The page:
Sunday, June 24, 2018


All the latest journalism from the Rhodes TV3 class

Blog Archives

Alternative Academics

Posted by Paddy On November - 27 - 2009

Rhodes University is immersed in a culture of drinking and partying. The stereotypical Rhodent often spends his or her time drinking their livers away and substituting beneficial academic time for regular ‘social’ time. Rhodes is stereotyped as the drinking university, and many people who fall into this trap fall behind in their studies and often find themselves looking for a new university at year end or repeating the same subjects for another year. We followed a bunch of guys who live up to this stereotype and wondered if it is at all possible to live this party animal lifestyle and actually get through university and obtain a degree.

Taverns of Tantyi

Posted by Paddy On November - 26 - 2009

A doccie exploring the taverns at Tanty location and the role they play in exacerbating crime in the area.

Smiley Face

Posted by Paddy On November - 25 - 2009

By Grethe Koen, Jess Levy and Roza Carvalho

A PSA produced for the South African Depression and Anxiety Group.

Grahamstown Ink

Posted by Paddy On November - 9 - 2009

A short documentary by Grethe Koen and Roza Carvalho

Talk about commitment to journalism! Roza went as far as getting a tattoo when we shot this documentary. It attempts to challenge the stereotypes surrounding “inked” people by literally confronting them with the stereotype of “Baxter,” a cardboard cut-out of a heavily tattooed guy.  We also document the process of getting tattooed as we go along to Silver Dragon Tattoos and watch Gary put on Roza’s tat.

Talking taverns & crime

Posted by Paddy On October - 23 - 2009

These are two women of vastly different ages who give an insight into their thoughts on crime and how it affects their community. This respose came after virewing a document, titled “Taverns at Tantyi” which showed how they are a hot spot for crime in the area. The community came with many ideas about how crime could be solved in the community, with the young and the old getting involved. What was important was then feeling as though their opinions did matter, and that what they had to say was valuable. In that regard, civic journalism is important because it is journalism ultimatley made by the public., They are the news, they matter. With a sensitive issue like crime, a sensitive approach is needed. It is difficult because you are essentially opening up old wounds for people and asking them to revivist painful memories. But what was interesting to note was that the kind of neighbourhood meeting we had, allowed for a safe space where people did not need to feel intimidated or afraid to share their stories and opinions.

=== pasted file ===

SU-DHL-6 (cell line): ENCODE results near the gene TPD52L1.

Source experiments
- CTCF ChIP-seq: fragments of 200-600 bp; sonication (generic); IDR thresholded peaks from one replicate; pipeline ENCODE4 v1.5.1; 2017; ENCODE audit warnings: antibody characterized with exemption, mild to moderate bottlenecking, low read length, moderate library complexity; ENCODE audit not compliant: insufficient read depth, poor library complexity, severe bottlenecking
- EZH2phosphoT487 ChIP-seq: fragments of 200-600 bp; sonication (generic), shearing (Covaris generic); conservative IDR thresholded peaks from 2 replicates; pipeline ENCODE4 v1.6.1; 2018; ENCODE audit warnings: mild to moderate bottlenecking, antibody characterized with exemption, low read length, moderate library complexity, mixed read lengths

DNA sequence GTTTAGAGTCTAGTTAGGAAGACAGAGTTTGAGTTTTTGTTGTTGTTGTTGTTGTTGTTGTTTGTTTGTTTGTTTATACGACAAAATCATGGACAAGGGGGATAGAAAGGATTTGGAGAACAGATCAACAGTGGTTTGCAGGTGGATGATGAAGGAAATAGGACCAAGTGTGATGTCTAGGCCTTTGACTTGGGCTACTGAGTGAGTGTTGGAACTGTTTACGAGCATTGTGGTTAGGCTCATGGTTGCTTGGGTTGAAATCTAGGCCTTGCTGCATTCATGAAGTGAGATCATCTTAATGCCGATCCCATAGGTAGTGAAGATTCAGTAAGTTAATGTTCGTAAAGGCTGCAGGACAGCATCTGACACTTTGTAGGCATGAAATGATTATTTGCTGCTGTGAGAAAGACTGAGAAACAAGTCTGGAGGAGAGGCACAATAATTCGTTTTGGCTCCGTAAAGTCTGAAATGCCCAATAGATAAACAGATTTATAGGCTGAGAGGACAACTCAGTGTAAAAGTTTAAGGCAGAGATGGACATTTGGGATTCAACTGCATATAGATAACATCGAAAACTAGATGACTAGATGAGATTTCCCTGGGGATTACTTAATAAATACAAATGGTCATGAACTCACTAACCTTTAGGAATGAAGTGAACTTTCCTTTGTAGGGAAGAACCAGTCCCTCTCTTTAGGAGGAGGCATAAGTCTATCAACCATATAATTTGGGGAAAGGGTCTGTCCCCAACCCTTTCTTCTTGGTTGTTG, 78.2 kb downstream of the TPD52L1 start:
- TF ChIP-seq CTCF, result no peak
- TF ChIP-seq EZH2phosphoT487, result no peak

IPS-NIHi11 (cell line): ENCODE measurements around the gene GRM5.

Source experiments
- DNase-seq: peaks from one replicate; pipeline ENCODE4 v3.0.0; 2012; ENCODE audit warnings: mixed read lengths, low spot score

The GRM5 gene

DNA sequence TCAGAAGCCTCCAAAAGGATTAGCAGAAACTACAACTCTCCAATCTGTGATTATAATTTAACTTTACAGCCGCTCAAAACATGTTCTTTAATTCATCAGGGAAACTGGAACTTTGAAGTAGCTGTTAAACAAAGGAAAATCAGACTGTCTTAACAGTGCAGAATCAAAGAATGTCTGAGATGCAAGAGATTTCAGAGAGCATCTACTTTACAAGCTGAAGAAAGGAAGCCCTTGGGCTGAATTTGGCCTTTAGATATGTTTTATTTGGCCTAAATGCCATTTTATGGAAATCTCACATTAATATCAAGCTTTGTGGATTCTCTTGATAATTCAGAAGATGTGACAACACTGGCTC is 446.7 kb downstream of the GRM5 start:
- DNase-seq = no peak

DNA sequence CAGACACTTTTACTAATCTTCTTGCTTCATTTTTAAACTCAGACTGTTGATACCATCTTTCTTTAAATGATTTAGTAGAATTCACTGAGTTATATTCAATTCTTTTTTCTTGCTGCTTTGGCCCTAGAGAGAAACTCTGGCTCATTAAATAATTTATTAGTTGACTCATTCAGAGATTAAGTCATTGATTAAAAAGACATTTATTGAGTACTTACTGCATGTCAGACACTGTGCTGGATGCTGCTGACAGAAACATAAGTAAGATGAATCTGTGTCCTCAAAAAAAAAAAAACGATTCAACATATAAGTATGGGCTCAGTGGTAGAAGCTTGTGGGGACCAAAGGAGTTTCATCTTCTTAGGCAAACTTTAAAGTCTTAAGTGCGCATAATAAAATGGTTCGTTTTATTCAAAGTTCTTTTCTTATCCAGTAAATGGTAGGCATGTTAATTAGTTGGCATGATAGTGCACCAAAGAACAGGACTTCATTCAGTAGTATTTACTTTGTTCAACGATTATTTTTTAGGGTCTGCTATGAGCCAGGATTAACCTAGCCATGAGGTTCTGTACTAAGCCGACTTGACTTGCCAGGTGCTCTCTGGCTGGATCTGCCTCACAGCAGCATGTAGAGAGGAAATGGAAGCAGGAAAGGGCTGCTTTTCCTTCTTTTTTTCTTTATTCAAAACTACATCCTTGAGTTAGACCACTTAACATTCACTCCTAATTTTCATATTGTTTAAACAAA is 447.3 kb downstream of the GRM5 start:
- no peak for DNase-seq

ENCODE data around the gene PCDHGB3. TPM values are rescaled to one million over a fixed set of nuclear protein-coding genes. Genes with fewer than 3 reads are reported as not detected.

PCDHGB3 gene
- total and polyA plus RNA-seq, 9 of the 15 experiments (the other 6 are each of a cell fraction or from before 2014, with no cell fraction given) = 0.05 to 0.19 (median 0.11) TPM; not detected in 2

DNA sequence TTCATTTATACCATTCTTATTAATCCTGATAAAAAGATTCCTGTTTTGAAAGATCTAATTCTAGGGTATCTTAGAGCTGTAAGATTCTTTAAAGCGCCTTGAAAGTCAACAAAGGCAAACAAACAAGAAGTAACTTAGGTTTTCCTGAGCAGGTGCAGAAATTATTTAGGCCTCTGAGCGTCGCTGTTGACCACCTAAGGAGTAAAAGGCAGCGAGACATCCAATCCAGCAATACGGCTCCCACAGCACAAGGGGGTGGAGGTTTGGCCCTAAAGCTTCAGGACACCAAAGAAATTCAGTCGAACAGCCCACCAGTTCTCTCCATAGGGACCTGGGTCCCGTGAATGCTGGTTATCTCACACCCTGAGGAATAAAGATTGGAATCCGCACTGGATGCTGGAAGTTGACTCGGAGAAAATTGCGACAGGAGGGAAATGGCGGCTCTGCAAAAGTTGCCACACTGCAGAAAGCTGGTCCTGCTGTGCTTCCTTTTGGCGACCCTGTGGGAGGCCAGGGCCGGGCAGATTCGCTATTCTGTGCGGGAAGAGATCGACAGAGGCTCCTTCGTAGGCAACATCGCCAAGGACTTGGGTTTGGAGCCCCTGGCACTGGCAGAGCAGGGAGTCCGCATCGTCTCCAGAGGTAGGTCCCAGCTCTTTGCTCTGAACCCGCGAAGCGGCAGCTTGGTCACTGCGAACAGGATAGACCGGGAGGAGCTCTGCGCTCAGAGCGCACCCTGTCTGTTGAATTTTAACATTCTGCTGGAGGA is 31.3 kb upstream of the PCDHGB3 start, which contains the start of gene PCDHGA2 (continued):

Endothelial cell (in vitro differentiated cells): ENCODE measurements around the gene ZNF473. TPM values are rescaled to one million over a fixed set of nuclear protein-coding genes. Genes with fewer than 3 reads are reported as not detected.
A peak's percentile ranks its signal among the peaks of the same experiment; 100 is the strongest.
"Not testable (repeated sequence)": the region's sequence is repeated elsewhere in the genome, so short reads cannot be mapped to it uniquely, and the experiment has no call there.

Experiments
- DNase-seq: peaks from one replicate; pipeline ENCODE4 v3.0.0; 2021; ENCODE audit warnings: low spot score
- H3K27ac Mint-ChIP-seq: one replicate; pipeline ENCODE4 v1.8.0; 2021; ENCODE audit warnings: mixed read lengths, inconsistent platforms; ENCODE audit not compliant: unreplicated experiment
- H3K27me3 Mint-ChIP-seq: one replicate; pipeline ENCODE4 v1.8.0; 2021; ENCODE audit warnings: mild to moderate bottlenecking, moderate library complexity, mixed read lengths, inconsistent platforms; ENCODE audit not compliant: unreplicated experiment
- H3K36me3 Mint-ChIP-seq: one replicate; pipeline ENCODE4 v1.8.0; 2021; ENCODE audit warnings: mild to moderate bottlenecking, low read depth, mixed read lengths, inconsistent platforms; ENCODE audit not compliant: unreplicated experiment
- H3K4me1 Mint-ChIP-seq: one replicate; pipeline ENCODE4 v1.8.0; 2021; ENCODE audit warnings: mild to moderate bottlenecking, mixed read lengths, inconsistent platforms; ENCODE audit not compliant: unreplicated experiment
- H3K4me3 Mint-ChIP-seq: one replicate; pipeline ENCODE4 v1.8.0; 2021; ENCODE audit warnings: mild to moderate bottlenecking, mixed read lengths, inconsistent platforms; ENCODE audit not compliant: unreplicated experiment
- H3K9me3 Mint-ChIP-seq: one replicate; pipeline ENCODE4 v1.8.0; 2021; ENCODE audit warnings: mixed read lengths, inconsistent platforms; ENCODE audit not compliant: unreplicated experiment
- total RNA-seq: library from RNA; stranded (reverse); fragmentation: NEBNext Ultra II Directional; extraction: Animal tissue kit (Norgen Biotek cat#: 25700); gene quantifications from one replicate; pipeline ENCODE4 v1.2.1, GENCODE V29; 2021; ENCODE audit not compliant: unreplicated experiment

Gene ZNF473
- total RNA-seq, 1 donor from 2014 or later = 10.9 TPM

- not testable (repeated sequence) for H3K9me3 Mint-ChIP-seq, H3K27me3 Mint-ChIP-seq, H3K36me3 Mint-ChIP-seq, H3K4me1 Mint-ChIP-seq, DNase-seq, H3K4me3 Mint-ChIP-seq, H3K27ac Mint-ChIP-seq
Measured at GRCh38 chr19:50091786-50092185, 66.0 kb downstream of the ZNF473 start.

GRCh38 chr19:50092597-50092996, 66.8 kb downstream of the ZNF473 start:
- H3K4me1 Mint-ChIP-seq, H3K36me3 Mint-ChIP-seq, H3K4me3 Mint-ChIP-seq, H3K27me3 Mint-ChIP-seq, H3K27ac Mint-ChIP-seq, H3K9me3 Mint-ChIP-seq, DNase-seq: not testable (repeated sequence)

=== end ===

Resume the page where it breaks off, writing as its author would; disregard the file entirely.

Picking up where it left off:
-A story by Grethe and Sbosh-

Art for Development

Posted by Paddy On June - 20 - 2009


This blog takes a look at some of the initiatives in Grahamstown which aim to use art to develop the youth. Such projects use art, dance, drama, poetry and play as a means to keep youngsters out of trouble.

Egazini Arts and Crafts Outreach Project

This blog takes a look at some of the initiatives in Grahamstown which aim to use art to develop the youth. Such projects use art, dance, drama, poetry and play as a means to keep youngsters out of trouble.
We visited the Egazini Arts and Crafts Outreach Project, run by Bongani Diko. This group uses drama to stimulate some of the youth in the townships. This group has been so successful that they are performing at this years National Arts Festival. Their show is entitled ” My Xhosa”. Simply click on the link below to find out more about their performance…

“My Xhosa”

We went to watch one of their rehearsals, and spoke to Diko about the impact that this initiative has on these youngsters’ lives. For this exclusive preview watch the short video clip below…

Hope you enjoyed that?

Let us know if you are planning on attending the show by commenting below…

We also compiled a slideshow of some of the artwork that is created at Egazini. There are many artists who work on commission to produce linocuts, paintings, etchings and wood cuts.

Photo Slideshow

To watch and learn more about Egazini’s projects click on the link below…

Egazini Projects

Janet Buckland: Amaphiko Township Dance Project

We also spoke to Janet Buckland who is this years Shoprite/Checkers Woman of the Year. We spoke to her about the Amaphiko Dance Project she runs.

This project uses dance to help the under-privileged youth of Grahamstown become excited about their talents.

To hear what Buckland had to say about this project listen to this audio clip

Keep Kids Off the Streets

We also uncovered a new inititaive called Keep Kids Off the Streets (KKOTS). This intitive is run by local community members who are trying to keep the youth out of mischief. This project runs every Saturday at the Recreation Hall in Tantyi township. It is the collaborative project of the Centre for Social Development (CSD) and volunteers from Rhodes University and around Grahamstown.

Carol Johnson, from the CSD, spoke to us about this new initiative. Listen to the audio clip that we compiled below…

Carol Johnson Interview

We interviewed a community member who is actively involved in the KKOTS program.  Watch this short video clip to find out more…

Video Today

Raphael HIV testing and support CentreThe Raphael Centre located in Grahamstown, South Africa is a HIV/AIDS testing and support centre. Lately, though, this haven for people infected or affected by the virus has been rought by troubles. The future of the centre is uncertain as it needs sponsors to ensure it’s survival. Meanwhile other issues, like an objecting neighbour are also posing problems for the centre which helps over 1 000 people every month.